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Exploring Lionel trains of the 1950s: Questions and Answers

Senior Editor Roger Carp answers Facebook viewers' questions about Lionel trains
Classic Toy Trains Senior Editor Roger Carp held court in a Facebook Live event on April 16, 2019, and answered questions about Lionel Trains of the 1950s from anyone on Facebook that day. We've uploaded a short discussion Roger had with the Facebook audience. We hope you enjoy it!

Find out more about Lionel Trains of the 1950s from our latest special issue. It is available from the Kalmbach Hobby Store.

Answer transcriptions courtesy of YouTube
Question: Is the girls' set still in demand?

Answer: Collecting-wise, the girls set, this is a set that Lionel brought out in 1957 in fact, I have an article about it in Lionel trains of a 1950s.

Lionel and in at that time in 1957 was trying to expand into new markets, new niches in the hobby and so the idea came about because they were aware that other toy companies had aimed products at girls. So they thought an easy way to do that would be to take regular production items and paint them in pastel colors that they thought would appeal to girls.

And they came out with an O-27 set number 1587s called the "Lady Lionel." And they cataloged it in 1957 and 58 and they hoped that girls would appreciate it.

As far as we know, about 5,000 examples were manufactured and it did not do well commercially. I don't think that Lionel lost a great deal of money on it because it was regular production items that they invested paint in.

Over the years collectors have been fascinated with the girls set and have gone out of their way to pick up items that came in it, particularly the two near-scale box cars.

So I think the demand for the girls set, again if it's genuine, it's in like-new or better condition, and it has its original boxes, I think the demand will always be there, because, in this case, demand is going to out run supply. So it's a good question and go for it.

Question: Is the Norfolk & Western "short striper set" rare now?

Answer: I don't use the word rare with any regular production items that's something that was talked about with me taught to me by Joe Algozzini who has been an outstanding contributor to classic toy trains. Again, from that second issue on he's, Joe is a good friend, he is an expert on post-war Lionel trains and he said to me early on, the word "rare" should be applied only to items that were not regular production.

They may have been engineering samples, they may have been paint prototypes, mock-ups, the kind of thing that were made in fewer than maybe 25 examples.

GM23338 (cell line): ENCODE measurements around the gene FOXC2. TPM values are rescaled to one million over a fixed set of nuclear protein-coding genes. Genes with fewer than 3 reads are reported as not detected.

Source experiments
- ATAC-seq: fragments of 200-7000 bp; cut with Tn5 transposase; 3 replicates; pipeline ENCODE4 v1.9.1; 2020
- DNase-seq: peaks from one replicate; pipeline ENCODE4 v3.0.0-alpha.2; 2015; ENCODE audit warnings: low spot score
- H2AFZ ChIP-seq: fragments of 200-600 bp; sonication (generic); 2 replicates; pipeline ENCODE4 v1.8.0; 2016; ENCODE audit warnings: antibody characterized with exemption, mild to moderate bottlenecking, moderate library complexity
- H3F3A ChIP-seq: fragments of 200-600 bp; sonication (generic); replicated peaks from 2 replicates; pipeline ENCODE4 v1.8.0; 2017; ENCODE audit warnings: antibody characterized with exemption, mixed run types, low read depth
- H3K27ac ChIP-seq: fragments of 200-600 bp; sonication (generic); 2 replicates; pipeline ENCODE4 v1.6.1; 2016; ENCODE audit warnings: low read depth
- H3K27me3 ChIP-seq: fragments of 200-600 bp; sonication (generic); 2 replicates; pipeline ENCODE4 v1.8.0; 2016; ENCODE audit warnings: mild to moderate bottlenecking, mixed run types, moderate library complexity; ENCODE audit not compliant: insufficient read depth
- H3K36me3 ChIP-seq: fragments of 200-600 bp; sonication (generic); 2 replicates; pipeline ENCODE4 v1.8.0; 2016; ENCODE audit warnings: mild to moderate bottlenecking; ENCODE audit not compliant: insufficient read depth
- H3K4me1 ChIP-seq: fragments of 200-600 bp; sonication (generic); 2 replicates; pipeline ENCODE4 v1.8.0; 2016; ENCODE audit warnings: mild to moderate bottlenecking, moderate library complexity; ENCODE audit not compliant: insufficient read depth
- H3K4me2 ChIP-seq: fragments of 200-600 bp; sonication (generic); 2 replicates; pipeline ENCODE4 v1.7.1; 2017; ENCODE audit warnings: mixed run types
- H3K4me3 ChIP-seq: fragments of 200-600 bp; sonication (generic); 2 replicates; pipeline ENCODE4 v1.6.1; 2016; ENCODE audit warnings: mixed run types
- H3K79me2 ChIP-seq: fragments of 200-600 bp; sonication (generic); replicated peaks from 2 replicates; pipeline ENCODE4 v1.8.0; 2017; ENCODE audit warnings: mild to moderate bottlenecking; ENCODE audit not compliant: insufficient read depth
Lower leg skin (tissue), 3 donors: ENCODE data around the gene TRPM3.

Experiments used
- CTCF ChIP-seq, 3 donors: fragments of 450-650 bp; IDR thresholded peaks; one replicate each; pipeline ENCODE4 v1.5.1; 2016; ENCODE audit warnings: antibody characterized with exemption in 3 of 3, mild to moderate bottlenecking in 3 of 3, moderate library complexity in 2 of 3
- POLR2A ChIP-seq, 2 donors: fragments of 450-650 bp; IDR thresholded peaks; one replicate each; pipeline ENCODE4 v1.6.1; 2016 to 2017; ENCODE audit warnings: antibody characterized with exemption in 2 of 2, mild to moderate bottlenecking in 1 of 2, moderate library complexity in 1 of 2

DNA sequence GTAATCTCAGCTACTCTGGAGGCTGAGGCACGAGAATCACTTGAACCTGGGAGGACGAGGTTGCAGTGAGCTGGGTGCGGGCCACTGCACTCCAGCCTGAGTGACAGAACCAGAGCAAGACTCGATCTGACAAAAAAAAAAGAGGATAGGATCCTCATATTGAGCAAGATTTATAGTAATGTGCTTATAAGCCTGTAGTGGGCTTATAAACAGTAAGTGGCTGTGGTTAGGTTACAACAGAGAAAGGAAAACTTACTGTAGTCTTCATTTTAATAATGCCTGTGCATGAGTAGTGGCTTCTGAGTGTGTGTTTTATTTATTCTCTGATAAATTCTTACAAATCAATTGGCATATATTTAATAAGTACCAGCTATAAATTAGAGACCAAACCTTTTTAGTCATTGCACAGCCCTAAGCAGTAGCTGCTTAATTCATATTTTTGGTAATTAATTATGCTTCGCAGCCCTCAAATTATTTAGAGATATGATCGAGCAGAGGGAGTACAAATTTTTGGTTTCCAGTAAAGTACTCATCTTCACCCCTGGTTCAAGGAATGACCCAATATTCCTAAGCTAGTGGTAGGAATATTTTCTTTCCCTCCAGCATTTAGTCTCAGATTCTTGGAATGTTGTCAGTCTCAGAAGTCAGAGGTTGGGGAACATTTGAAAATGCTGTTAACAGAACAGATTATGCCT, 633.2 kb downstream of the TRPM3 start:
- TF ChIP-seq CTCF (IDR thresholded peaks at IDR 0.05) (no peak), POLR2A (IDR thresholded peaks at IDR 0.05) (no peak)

So I would use the word "scarce" and those Norfolk & Western they made a model of the 4-8-4, the Northern, the class "J." That was also part of 1957's product line.

It's a beautiful steam locomotive and it was put in five sets over the next three years. They're all highly in demand.

They were not made in large quantities, so, certainly, if you have the opportunity to find one with its original box and the items that came in it, it's going to go for a premium, will be highly desirable.

I don't know that I would use the word scarce with it, but it would be highly desirable and I would say by all means verify that it's all original.

Check with the seller. Be sure, if you're not satisfied, you can return it for a full refund and then go for it.

Question: Has the reproduction of the popular post-war accessories reduced the value of the originals or made them any less desirable? 

Answer: I think in many cases that is true certainly, if you're looking to build a layout and you want an operating accessory that will be reliable, dependable, not noisy, and is going to be really great for especially children to operate and enjoy, then I would go with one of the recent reproductions. Lionel has made them so has MTH electric trains.

So there are a lot of good ones out there.

If I'm looking to collect or I want to build a layout that has the original post-war feel then I am going to look for original accessories, operating ones: log loaders, coal loaders, platforms such as the 157, and they're plentiful. You can find nice ones at train shows and, of course, at Internet auction sites.

So, either way, I just don't think you can go wrong.

Question: Which post-war accessory is the most popular in sales, or on layouts?

Answer: The one that I see so much of, that would be the little street lamps were all over the place. The various signals, all over the place.

But I think the favorite and the one that was often the second purchase after a child got his or her train set was the operating gateman whether it's the number 45 in the years after World War II or the 145 that was cataloged continuously from 1950 till the end of the post-war era in 1969 it operates just as you would expect: the train goes by, the little man comes out of his house.

It's almost like a short movie and it's fun to watch. Always brings a smile and it to me it epitomizes the ingenuity and the cleverness and the entertaining value of Lionel trains.


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